An article in a British newspaper caught my attention the other day. The author said that of all the things she regretted in her life, selling her first home was at the top of the list.
She said she got caught up in the ‘more is more’ culture that prevails today and when she looks back, that first house had everything she ever wanted. Why, after a few years, did she suddenly think it was too small, too cluttered, too dated and too run-of-the-mill? It wasn’t near any chic coffee shops or boutiques. The address wasn’t desirable and the street was like any other street. She’d grown up in that neighbourhood and, after a while, it wasn’t exciting.
She’s kicking herself now because her old row house is now very desirable, mostly because the property had a bigger-than-average garden and lovely mature trees providing shade in the summer heat. And she knew her neighbours, which she didn’t realize gave her great comfort, even if it was to only wave hello in the morning.
I have experienced both sides of the spectrum. As a kid, we moved around a lot and I lost a lot of personal treasures every time we did because my mother would biff as much as possible so that she didn’t have to pack it. I’m surprised I have anything left of my childhood flotsam and jetsam. I hated moving and going to new schools and yet when I think back, I had great experiences in every neighbourhood we landed in.
When Hubby and I got married, we had $120 between us. What were we thinking? We weren’t, obviously. Myself at age 20 and Hubby, 22, lived in an apartment so small it had five kitchen tiles in front of the sink and we could open the fridge door with our feet, lying on our hide-a-bed. There was no air conditioning, so you had to leave your windows open. There was also an old man who lived 10 feet away in his building who coughed up a lung every morning at 6 a.m. I can still hear it!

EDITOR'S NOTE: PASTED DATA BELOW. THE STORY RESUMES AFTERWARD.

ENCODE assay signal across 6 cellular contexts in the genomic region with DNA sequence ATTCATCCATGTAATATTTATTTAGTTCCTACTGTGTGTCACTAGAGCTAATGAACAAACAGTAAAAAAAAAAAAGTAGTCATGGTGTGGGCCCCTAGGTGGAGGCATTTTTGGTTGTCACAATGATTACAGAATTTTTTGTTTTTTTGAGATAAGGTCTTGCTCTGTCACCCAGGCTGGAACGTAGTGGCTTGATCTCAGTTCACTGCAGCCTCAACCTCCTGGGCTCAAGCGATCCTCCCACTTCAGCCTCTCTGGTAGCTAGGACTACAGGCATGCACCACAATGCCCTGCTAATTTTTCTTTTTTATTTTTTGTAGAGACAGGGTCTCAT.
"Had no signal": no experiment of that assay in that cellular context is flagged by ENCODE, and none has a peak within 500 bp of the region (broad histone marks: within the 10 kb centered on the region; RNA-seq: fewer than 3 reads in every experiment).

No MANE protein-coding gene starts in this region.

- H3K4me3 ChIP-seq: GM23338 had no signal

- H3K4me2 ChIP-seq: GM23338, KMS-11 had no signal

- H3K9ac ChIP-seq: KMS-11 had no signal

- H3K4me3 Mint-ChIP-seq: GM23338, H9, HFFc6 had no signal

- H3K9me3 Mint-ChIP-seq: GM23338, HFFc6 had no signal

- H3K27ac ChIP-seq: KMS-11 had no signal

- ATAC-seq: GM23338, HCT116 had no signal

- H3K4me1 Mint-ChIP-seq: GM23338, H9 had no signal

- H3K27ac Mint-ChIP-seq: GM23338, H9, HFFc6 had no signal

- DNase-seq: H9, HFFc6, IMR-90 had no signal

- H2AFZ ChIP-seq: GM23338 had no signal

Then we lived in a bunch of old houses for free, just to take care of the properties for absent landlords. One of the houses was a farmhouse. It was so cold the cat’s water dish would freeze overnight. When baby number 1 was on the way, both of our parents screamed over the phone from Montreal that we had to build a house because the farmhouse was going to burn to the ground and take their precious grandchild with it.
So, we built a house in 1982, when interest rates were 26 per cent. Such a smart move. (That farmhouse, by the way, was still standing when our son turned 30). We built the house thinking it would be the first of many homes, so I barely looked at the floor plans. I knew nothing about houses, decorating, function or how important closets were in the scheme of things. I was too interested in my baby.
We’ve been here for almost 40 years now. Our ‘starter’ home is now our retirement home; we just forgot to buy the big house in the middle. No need to downsize for our retirement because the house was small already and we have lived with one bathroom and no dishwasher for all this time. That thought boggles my mind now that I’ve seen the houses my kids live in; they have multiple bathrooms and multiple floors — too many floors, if you ask my knees.
There have been lots of times over the years when I’ve wondered what it would be like to live somewhere else, to buy something new or to renovate this house. When I was in my 40s and 50s, I thought about it often, but now that I’m in my 60s, it’s like I don’t care anymore. There’s only the two of us. We lead boring lives. I don’t clean what I have now, so cleaning twice as many bathrooms would fill me with dread. And it seems as though the kids love this house just as it is. Granted, they don’t come home as often as I’d like, but they always lounge around here, the way they’ve always lounged around. They sit at the same places around the table, even when their spouses are with them. They yell at each other to hurry up when they’re in the bathroom and they swing on the old swing set that’s still in the yard. (I kept it thinking I’d have grandchildren some day. How quaint of me.)
There is something comforting about living in a space that has always been home to your children. All their memories are here on this acre of woods and all I have to do is walk into any room in this house and my memories of them come flooding back.
I’m just grateful I have a small and dusty house. The only thing I really need is a cleaning lady.
Lesley Crewe is a writer living in, and loving, Cape Breton. These are the meandering musings of a bored housewife whose ungrateful kids left her alone with a retired husband and two fat cats who couldn’t care less. Her 10th novel, Beholden, is being released this fall.